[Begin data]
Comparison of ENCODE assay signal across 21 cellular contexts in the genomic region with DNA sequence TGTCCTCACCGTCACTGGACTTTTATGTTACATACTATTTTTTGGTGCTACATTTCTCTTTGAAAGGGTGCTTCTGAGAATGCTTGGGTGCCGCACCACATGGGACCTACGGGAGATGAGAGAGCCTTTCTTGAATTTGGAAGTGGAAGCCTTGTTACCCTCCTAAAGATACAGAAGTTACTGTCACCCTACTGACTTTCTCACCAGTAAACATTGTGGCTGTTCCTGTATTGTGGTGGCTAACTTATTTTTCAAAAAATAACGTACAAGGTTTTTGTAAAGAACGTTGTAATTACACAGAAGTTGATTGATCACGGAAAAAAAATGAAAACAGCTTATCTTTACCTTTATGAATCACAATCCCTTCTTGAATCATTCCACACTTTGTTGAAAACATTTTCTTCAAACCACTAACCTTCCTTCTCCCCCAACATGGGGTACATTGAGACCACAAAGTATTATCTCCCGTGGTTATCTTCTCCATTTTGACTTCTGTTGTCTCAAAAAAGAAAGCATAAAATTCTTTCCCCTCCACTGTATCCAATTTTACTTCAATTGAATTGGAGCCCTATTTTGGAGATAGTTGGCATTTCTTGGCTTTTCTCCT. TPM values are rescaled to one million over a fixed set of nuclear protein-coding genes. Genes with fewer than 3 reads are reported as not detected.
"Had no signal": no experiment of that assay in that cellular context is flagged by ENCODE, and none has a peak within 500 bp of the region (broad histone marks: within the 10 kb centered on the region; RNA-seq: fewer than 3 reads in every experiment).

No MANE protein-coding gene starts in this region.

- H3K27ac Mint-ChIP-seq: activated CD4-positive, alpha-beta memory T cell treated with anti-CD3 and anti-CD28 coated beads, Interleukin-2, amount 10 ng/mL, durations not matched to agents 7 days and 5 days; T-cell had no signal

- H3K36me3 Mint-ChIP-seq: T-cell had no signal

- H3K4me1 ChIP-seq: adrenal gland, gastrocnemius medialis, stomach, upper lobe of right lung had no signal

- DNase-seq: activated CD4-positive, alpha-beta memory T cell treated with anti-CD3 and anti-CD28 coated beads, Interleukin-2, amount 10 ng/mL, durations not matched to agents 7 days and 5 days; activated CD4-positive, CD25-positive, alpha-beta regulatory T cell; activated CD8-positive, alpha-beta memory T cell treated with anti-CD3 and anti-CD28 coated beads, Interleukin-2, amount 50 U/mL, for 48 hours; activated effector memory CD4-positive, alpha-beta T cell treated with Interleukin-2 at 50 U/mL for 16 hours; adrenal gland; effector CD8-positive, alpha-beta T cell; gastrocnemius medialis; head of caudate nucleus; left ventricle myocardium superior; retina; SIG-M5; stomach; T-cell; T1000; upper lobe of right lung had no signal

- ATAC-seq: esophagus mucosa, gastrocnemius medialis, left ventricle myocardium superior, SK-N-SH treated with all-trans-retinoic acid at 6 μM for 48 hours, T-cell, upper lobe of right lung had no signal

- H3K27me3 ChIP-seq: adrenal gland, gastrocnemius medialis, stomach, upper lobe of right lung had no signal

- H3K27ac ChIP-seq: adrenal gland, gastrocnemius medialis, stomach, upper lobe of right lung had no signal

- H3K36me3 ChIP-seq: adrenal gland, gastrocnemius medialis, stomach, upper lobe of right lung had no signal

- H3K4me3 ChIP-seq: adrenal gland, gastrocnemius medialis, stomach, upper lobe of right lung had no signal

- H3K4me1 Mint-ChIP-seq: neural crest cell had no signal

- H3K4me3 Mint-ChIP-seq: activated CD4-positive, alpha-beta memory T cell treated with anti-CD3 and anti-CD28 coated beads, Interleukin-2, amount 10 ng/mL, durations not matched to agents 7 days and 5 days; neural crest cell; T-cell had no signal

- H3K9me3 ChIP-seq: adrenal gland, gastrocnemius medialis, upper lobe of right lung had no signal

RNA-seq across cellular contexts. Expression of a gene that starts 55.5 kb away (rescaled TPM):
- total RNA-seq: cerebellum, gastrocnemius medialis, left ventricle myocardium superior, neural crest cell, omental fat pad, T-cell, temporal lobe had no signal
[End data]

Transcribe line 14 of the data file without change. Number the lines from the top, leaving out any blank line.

- H3K4me3 Mint-ChIP-seq: activated CD4-positive, alpha-beta memory T cell treated with anti-CD3 and anti-CD28 coated beads, Interleukin-2, amount 10 ng/mL, durations not matched to agents 7 days and 5 days; neural crest cell; T-cell had no signal